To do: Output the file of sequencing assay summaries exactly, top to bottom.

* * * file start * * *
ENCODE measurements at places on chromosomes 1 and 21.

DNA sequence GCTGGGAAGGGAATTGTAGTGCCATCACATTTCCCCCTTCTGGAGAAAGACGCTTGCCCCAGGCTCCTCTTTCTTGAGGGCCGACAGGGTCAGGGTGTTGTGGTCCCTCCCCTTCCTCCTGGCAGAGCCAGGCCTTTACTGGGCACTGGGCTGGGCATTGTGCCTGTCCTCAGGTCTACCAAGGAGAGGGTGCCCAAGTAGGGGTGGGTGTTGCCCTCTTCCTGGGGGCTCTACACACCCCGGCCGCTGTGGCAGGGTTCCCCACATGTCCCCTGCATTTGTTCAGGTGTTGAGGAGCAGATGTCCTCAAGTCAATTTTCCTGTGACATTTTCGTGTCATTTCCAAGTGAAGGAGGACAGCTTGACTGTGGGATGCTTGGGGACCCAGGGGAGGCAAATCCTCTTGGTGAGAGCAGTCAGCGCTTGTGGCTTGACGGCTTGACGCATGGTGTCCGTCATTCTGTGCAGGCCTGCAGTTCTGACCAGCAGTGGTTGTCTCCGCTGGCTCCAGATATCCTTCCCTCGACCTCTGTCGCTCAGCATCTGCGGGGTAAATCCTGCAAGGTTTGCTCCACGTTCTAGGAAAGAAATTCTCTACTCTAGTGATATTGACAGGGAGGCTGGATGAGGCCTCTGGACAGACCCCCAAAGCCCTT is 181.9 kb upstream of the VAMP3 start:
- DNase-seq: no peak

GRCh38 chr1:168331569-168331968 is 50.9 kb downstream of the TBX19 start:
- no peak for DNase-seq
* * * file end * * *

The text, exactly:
ENCODE measurements at places on chromosomes 1 and 21.

DNA sequence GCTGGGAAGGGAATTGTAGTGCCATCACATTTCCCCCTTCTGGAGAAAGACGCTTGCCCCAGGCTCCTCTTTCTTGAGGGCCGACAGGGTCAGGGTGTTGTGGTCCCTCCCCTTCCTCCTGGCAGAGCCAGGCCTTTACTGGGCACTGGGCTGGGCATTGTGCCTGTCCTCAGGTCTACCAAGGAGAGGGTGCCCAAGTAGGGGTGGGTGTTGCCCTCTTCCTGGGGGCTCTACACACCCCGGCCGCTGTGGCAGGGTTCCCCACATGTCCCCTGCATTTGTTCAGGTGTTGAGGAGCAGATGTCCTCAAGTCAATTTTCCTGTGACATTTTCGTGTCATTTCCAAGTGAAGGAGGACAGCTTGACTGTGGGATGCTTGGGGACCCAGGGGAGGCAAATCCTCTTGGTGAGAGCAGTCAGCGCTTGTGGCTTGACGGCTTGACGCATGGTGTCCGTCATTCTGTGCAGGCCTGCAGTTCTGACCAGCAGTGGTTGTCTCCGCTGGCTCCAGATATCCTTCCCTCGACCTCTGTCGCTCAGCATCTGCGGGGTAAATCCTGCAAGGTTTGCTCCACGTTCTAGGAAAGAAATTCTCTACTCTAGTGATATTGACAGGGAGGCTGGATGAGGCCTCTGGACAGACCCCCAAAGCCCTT is 181.9 kb upstream of the VAMP3 start:
- DNase-seq: no peak

GRCh38 chr1:168331569-168331968 is 50.9 kb downstream of the TBX19 start:
- no peak for DNase-seq